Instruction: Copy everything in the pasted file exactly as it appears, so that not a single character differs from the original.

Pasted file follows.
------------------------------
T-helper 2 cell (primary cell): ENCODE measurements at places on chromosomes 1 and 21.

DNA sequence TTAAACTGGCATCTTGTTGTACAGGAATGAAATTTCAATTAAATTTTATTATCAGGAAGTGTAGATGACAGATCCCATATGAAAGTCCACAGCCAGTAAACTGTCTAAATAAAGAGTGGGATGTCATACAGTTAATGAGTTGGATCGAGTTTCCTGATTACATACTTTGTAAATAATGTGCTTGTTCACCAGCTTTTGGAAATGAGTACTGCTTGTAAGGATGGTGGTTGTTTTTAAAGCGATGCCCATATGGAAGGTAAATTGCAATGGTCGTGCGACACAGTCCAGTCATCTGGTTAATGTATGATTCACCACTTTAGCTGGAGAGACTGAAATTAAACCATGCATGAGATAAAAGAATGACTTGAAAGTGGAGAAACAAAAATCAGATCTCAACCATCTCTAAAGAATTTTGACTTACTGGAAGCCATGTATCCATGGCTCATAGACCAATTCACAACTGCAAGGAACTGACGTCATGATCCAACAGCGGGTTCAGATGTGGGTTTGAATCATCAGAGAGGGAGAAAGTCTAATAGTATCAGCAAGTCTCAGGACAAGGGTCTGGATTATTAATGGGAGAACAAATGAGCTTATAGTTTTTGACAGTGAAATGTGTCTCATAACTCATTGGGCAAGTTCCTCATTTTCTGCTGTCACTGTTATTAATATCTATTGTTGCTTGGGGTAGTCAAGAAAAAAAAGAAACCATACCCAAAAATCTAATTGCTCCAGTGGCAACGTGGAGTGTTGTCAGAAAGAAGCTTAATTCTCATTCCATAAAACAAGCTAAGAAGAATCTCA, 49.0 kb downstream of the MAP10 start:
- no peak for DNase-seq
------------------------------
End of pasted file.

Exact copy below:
T-helper 2 cell (primary cell): ENCODE measurements at places on chromosomes 1 and 21.

DNA sequence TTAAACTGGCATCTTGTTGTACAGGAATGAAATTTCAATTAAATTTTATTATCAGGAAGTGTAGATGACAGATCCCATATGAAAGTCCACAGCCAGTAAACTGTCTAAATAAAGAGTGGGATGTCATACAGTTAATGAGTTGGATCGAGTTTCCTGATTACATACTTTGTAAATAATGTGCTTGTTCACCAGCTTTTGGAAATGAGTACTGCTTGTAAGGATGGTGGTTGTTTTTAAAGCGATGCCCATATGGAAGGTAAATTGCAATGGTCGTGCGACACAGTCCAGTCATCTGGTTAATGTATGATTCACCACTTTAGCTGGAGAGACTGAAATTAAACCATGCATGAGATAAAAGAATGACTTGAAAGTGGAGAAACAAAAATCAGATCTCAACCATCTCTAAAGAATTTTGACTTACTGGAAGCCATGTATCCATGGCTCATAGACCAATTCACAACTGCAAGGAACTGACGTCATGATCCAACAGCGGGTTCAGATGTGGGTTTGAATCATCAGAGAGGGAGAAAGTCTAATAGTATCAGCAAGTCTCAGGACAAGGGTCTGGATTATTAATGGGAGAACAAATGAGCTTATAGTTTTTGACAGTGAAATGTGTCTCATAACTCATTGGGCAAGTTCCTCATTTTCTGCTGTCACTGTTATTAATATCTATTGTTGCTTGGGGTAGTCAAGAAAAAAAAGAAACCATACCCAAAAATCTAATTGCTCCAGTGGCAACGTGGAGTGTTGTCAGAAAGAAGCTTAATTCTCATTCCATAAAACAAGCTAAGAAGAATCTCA, 49.0 kb downstream of the MAP10 start:
- no peak for DNase-seq